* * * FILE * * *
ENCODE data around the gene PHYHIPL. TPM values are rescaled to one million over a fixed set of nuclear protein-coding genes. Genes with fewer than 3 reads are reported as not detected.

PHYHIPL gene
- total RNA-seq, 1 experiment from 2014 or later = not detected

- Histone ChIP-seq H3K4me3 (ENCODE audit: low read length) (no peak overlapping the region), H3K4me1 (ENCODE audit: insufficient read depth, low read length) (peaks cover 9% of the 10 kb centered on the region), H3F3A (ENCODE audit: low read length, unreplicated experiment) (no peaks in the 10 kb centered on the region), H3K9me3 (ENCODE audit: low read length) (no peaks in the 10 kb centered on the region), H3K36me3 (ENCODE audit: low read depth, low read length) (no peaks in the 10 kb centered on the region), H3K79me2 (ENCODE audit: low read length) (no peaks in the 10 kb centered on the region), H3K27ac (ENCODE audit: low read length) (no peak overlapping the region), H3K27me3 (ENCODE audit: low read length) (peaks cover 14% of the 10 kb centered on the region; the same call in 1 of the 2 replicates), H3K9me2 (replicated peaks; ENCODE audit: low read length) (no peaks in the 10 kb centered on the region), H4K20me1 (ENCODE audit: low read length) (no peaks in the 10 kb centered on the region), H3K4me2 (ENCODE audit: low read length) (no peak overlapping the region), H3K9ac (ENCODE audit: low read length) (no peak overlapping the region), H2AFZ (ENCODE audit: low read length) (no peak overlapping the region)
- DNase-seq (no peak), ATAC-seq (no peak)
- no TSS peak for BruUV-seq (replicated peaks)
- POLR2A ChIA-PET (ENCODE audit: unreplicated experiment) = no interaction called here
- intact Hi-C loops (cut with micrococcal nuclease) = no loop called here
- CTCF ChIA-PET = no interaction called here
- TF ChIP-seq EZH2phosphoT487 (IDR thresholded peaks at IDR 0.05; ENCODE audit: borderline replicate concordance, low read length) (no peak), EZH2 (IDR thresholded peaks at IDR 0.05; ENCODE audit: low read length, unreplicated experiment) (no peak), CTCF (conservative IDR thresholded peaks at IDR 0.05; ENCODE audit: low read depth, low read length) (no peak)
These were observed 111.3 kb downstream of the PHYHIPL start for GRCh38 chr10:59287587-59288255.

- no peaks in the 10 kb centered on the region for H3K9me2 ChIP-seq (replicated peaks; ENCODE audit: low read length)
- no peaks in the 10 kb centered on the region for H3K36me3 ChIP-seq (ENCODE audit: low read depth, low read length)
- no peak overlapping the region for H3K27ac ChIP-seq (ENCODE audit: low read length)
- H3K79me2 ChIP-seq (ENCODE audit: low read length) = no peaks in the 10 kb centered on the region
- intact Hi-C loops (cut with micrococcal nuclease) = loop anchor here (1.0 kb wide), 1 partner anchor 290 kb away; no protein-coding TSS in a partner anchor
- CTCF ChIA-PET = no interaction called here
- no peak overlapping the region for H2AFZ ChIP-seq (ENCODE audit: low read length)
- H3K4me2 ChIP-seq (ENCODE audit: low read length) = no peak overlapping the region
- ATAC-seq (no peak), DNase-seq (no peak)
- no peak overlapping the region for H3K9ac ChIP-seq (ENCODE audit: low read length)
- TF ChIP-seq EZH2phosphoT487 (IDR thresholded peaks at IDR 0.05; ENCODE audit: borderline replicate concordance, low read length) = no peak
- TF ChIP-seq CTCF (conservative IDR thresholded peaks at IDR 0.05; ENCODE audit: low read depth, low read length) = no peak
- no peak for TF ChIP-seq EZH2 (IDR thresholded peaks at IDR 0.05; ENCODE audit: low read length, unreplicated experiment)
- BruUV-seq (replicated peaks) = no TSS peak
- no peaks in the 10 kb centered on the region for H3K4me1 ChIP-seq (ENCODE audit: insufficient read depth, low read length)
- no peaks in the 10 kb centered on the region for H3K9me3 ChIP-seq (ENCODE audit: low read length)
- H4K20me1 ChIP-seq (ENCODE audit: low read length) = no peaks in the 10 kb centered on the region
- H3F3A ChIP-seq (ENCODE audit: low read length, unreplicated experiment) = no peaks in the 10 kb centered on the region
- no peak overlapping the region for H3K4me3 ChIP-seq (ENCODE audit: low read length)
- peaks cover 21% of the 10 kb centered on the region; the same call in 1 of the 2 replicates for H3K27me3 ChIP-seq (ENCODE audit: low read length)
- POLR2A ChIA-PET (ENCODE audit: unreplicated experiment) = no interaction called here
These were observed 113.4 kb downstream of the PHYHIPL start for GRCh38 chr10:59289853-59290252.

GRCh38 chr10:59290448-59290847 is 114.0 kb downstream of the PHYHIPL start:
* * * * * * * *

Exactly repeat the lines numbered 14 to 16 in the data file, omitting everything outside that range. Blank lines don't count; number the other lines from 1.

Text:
- no peak overlapping the region for H3K27ac ChIP-seq (ENCODE audit: low read length)
- H3K79me2 ChIP-seq (ENCODE audit: low read length) = no peaks in the 10 kb centered on the region
- intact Hi-C loops (cut with micrococcal nuclease) = loop anchor here (1.0 kb wide), 1 partner anchor 290 kb away; no protein-coding TSS in a partner anchor